What is max degree of parallelism option setting in SQL Server?

A ticket opened recently with Microsoft support involved changing a the  max degree of parallelism on the SQL server.

I had not used or heard of this setting before, which isn’t a surprise I tend to leave SQL Server settings to the people who know more about the consequences.

Early in the year I did look at effects of changing the SQL Server trace flag 8780 which resulted in reports running faster but is unsupported unless Microsoft support teams advices you to do it!

CRM SQL Query go faster trick – SQL Server trace flag 8780

My goal in this blog is to give an overview about max degree of parallelism Option and some links to more information.

Remember to always consider the effects of changing flags and options, they can change results/efficiency in other SQL queries

What is max degree of parallelism Option 

The place to start is the MSDN article

max degree of parallelism Option

When SQL Server runs on a computer with more than one microprocessor or CPU, it detects the best degree of parallelism, that is, the number of processors employed to run a single statement, for each parallel plan execution. You can use the max degree of parallelism option to limit the number of processors to use in parallel plan execution. The default value of 0 uses all available processors up to 64 CPUs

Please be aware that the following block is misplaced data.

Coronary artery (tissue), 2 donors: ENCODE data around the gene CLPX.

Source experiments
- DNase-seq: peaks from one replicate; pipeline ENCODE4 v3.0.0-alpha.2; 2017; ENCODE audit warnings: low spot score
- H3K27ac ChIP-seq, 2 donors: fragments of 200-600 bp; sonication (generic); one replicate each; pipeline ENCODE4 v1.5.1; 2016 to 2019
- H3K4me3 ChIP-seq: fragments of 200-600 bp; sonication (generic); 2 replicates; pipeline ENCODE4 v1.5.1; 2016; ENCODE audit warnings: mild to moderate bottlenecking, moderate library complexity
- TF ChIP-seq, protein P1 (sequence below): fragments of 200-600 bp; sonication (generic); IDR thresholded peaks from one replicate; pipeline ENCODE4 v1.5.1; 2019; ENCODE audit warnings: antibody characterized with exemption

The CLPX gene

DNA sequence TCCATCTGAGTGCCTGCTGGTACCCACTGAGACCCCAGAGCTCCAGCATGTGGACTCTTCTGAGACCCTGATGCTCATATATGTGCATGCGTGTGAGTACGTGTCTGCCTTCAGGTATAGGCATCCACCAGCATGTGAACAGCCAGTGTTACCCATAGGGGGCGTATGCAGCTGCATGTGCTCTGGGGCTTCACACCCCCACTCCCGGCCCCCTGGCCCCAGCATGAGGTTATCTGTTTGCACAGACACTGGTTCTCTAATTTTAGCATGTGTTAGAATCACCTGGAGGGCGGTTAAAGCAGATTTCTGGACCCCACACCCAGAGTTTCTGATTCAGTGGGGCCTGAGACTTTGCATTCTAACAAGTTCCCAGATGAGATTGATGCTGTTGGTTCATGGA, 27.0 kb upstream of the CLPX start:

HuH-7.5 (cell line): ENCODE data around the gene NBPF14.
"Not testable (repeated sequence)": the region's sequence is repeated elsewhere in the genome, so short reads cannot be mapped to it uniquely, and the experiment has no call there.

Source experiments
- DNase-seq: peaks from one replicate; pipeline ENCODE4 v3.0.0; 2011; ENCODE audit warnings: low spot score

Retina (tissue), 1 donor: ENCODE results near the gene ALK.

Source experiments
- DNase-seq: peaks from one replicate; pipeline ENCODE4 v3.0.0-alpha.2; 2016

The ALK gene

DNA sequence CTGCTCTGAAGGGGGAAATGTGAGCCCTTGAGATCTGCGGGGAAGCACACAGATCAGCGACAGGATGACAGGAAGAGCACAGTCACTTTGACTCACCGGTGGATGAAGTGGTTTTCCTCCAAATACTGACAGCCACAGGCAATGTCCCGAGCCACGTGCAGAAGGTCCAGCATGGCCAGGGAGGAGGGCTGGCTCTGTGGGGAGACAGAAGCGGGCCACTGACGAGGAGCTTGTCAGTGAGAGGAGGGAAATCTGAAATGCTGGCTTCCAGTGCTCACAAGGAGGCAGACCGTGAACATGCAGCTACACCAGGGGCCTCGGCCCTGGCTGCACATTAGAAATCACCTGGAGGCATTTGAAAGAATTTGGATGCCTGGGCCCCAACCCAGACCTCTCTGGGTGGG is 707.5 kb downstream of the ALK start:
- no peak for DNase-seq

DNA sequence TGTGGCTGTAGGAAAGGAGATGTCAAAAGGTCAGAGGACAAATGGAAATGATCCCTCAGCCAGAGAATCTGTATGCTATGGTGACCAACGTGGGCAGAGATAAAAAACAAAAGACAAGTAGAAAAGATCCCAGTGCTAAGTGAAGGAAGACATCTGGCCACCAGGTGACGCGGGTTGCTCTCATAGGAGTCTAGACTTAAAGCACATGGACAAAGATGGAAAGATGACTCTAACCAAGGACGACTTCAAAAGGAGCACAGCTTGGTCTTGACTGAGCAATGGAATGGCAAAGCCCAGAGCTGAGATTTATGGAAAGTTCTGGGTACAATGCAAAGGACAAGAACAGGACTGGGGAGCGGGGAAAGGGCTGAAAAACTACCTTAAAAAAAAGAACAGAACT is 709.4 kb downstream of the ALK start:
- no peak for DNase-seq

You can learn more about Degree of Parallelism in this specific article

This setting is sometimes known as MAXDOP (max degree of parallelism)

Hosk understanding

This max degree of parallelism controls how many processors in the SQL server can be used on any one single query.

The default value for Max degree of parallelism is set to 0, this means there is no limit to the number of processors.

If you change the option to a number e.g. 1, you are then limiting the SQL server to use one processor for each query.

This setting seems to be changed when users want to limit the number of processors used in single queries to stop SQL server taking all the processors for single queries.

The setting is also used to increase the number to improve performance in single queries.

This is a server side setting so you need to consider how changing this setting could effect the performance of all SQL queries on the SQL server (and maybe not just CRM)

More information

This article is very useful because it mentions limitations and restrictions and recommedations

Configure the max degree of parallelism Server Configuration Option

This recommendations I found interesting

  • This option is an advanced option and should be changed only by an experienced database administrator or certified SQL Server technician.